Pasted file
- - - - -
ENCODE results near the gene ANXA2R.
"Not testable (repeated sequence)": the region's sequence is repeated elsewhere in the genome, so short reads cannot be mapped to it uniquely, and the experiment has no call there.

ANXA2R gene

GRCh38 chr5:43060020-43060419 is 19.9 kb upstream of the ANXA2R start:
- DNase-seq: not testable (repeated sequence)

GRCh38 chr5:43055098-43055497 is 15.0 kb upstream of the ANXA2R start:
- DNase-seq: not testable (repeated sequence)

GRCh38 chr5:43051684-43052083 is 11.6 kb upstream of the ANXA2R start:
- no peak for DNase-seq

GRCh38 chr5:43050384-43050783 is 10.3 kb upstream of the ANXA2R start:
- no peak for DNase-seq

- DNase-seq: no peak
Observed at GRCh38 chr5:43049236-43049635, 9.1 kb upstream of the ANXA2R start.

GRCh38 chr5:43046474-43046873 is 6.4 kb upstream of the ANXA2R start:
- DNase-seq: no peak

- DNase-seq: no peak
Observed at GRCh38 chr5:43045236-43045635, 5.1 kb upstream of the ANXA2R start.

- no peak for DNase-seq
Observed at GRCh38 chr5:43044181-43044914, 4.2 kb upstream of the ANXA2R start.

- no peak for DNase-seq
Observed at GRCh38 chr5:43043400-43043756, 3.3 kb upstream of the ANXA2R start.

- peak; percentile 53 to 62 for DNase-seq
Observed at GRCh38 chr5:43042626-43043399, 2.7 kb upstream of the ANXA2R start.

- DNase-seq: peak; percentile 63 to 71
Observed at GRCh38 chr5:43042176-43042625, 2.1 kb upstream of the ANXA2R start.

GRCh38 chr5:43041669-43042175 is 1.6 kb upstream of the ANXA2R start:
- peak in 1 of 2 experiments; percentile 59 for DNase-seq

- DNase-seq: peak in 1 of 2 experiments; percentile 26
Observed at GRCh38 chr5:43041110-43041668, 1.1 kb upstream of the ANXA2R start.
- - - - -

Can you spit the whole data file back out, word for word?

ENCODE results near the gene ANXA2R.
"Not testable (repeated sequence)": the region's sequence is repeated elsewhere in the genome, so short reads cannot be mapped to it uniquely, and the experiment has no call there.

ANXA2R gene

GRCh38 chr5:43060020-43060419 is 19.9 kb upstream of the ANXA2R start:
- DNase-seq: not testable (repeated sequence)

GRCh38 chr5:43055098-43055497 is 15.0 kb upstream of the ANXA2R start:
- DNase-seq: not testable (repeated sequence)

GRCh38 chr5:43051684-43052083 is 11.6 kb upstream of the ANXA2R start:
- no peak for DNase-seq

GRCh38 chr5:43050384-43050783 is 10.3 kb upstream of the ANXA2R start:
- no peak for DNase-seq

- DNase-seq: no peak
Observed at GRCh38 chr5:43049236-43049635, 9.1 kb upstream of the ANXA2R start.

GRCh38 chr5:43046474-43046873 is 6.4 kb upstream of the ANXA2R start:
- DNase-seq: no peak

- DNase-seq: no peak
Observed at GRCh38 chr5:43045236-43045635, 5.1 kb upstream of the ANXA2R start.

- no peak for DNase-seq
Observed at GRCh38 chr5:43044181-43044914, 4.2 kb upstream of the ANXA2R start.

- no peak for DNase-seq
Observed at GRCh38 chr5:43043400-43043756, 3.3 kb upstream of the ANXA2R start.

- peak; percentile 53 to 62 for DNase-seq
Observed at GRCh38 chr5:43042626-43043399, 2.7 kb upstream of the ANXA2R start.

- DNase-seq: peak; percentile 63 to 71
Observed at GRCh38 chr5:43042176-43042625, 2.1 kb upstream of the ANXA2R start.

GRCh38 chr5:43041669-43042175 is 1.6 kb upstream of the ANXA2R start:
- peak in 1 of 2 experiments; percentile 59 for DNase-seq

- DNase-seq: peak in 1 of 2 experiments; percentile 26
Observed at GRCh38 chr5:43041110-43041668, 1.1 kb upstream of the ANXA2R start.